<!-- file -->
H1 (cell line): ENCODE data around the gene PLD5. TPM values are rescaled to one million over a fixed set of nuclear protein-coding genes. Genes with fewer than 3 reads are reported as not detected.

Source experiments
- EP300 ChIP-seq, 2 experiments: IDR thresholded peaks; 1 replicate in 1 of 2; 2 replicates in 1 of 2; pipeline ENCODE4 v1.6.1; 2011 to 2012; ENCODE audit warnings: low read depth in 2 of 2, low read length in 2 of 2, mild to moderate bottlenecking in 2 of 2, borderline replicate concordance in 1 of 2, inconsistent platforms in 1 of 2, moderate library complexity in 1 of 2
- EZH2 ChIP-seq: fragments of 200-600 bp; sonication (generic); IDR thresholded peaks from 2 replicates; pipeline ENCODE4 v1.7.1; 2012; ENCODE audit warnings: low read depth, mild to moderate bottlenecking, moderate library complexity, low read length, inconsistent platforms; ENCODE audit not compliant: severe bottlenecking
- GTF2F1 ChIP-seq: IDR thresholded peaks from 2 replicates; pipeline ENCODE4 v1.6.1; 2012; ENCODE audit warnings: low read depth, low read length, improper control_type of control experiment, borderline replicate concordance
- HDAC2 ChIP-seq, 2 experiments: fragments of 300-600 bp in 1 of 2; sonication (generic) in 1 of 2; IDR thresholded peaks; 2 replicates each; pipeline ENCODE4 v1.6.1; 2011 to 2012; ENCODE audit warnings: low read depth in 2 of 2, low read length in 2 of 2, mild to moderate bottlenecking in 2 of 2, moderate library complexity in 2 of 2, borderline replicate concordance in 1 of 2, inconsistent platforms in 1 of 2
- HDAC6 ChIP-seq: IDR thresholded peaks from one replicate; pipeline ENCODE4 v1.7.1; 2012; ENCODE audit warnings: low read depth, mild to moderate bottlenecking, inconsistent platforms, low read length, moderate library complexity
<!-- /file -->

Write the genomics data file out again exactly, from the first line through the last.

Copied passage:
H1 (cell line): ENCODE data around the gene PLD5. TPM values are rescaled to one million over a fixed set of nuclear protein-coding genes. Genes with fewer than 3 reads are reported as not detected.

Source experiments
- EP300 ChIP-seq, 2 experiments: IDR thresholded peaks; 1 replicate in 1 of 2; 2 replicates in 1 of 2; pipeline ENCODE4 v1.6.1; 2011 to 2012; ENCODE audit warnings: low read depth in 2 of 2, low read length in 2 of 2, mild to moderate bottlenecking in 2 of 2, borderline replicate concordance in 1 of 2, inconsistent platforms in 1 of 2, moderate library complexity in 1 of 2
- EZH2 ChIP-seq: fragments of 200-600 bp; sonication (generic); IDR thresholded peaks from 2 replicates; pipeline ENCODE4 v1.7.1; 2012; ENCODE audit warnings: low read depth, mild to moderate bottlenecking, moderate library complexity, low read length, inconsistent platforms; ENCODE audit not compliant: severe bottlenecking
- GTF2F1 ChIP-seq: IDR thresholded peaks from 2 replicates; pipeline ENCODE4 v1.6.1; 2012; ENCODE audit warnings: low read depth, low read length, improper control_type of control experiment, borderline replicate concordance
- HDAC2 ChIP-seq, 2 experiments: fragments of 300-600 bp in 1 of 2; sonication (generic) in 1 of 2; IDR thresholded peaks; 2 replicates each; pipeline ENCODE4 v1.6.1; 2011 to 2012; ENCODE audit warnings: low read depth in 2 of 2, low read length in 2 of 2, mild to moderate bottlenecking in 2 of 2, moderate library complexity in 2 of 2, borderline replicate concordance in 1 of 2, inconsistent platforms in 1 of 2
- HDAC6 ChIP-seq: IDR thresholded peaks from one replicate; pipeline ENCODE4 v1.7.1; 2012; ENCODE audit warnings: low read depth, mild to moderate bottlenecking, inconsistent platforms, low read length, moderate library complexity